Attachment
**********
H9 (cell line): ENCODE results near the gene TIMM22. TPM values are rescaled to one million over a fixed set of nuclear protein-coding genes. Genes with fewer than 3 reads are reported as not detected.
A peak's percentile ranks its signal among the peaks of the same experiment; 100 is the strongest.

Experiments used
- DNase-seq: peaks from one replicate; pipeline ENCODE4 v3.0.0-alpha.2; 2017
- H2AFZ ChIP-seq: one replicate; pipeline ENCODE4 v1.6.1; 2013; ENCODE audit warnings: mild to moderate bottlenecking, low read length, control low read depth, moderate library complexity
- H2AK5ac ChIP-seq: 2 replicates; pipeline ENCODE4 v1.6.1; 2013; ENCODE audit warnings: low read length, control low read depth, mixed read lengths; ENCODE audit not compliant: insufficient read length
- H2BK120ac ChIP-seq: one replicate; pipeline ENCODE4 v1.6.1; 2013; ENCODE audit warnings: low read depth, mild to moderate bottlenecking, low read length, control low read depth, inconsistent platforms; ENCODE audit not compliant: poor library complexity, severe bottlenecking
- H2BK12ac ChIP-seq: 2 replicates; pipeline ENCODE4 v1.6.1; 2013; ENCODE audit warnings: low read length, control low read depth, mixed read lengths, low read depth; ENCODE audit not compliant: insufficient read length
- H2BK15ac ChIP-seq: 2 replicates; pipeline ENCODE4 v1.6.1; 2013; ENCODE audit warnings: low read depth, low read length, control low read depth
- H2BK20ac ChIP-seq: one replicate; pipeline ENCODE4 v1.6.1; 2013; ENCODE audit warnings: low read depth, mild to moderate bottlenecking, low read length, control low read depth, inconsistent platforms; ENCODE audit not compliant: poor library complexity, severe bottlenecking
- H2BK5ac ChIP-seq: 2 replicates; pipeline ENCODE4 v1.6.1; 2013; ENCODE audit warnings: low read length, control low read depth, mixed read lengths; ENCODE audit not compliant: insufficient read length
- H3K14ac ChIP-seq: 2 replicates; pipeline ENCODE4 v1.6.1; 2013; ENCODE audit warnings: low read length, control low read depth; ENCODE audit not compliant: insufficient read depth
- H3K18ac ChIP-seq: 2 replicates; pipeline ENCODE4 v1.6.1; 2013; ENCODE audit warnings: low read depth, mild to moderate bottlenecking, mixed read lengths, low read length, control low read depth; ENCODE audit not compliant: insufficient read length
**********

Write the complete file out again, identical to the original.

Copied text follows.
H9 (cell line): ENCODE results near the gene TIMM22. TPM values are rescaled to one million over a fixed set of nuclear protein-coding genes. Genes with fewer than 3 reads are reported as not detected.
A peak's percentile ranks its signal among the peaks of the same experiment; 100 is the strongest.

Experiments used
- DNase-seq: peaks from one replicate; pipeline ENCODE4 v3.0.0-alpha.2; 2017
- H2AFZ ChIP-seq: one replicate; pipeline ENCODE4 v1.6.1; 2013; ENCODE audit warnings: mild to moderate bottlenecking, low read length, control low read depth, moderate library complexity
- H2AK5ac ChIP-seq: 2 replicates; pipeline ENCODE4 v1.6.1; 2013; ENCODE audit warnings: low read length, control low read depth, mixed read lengths; ENCODE audit not compliant: insufficient read length
- H2BK120ac ChIP-seq: one replicate; pipeline ENCODE4 v1.6.1; 2013; ENCODE audit warnings: low read depth, mild to moderate bottlenecking, low read length, control low read depth, inconsistent platforms; ENCODE audit not compliant: poor library complexity, severe bottlenecking
- H2BK12ac ChIP-seq: 2 replicates; pipeline ENCODE4 v1.6.1; 2013; ENCODE audit warnings: low read length, control low read depth, mixed read lengths, low read depth; ENCODE audit not compliant: insufficient read length
- H2BK15ac ChIP-seq: 2 replicates; pipeline ENCODE4 v1.6.1; 2013; ENCODE audit warnings: low read depth, low read length, control low read depth
- H2BK20ac ChIP-seq: one replicate; pipeline ENCODE4 v1.6.1; 2013; ENCODE audit warnings: low read depth, mild to moderate bottlenecking, low read length, control low read depth, inconsistent platforms; ENCODE audit not compliant: poor library complexity, severe bottlenecking
- H2BK5ac ChIP-seq: 2 replicates; pipeline ENCODE4 v1.6.1; 2013; ENCODE audit warnings: low read length, control low read depth, mixed read lengths; ENCODE audit not compliant: insufficient read length
- H3K14ac ChIP-seq: 2 replicates; pipeline ENCODE4 v1.6.1; 2013; ENCODE audit warnings: low read length, control low read depth; ENCODE audit not compliant: insufficient read depth
- H3K18ac ChIP-seq: 2 replicates; pipeline ENCODE4 v1.6.1; 2013; ENCODE audit warnings: low read depth, mild to moderate bottlenecking, mixed read lengths, low read length, control low read depth; ENCODE audit not compliant: insufficient read length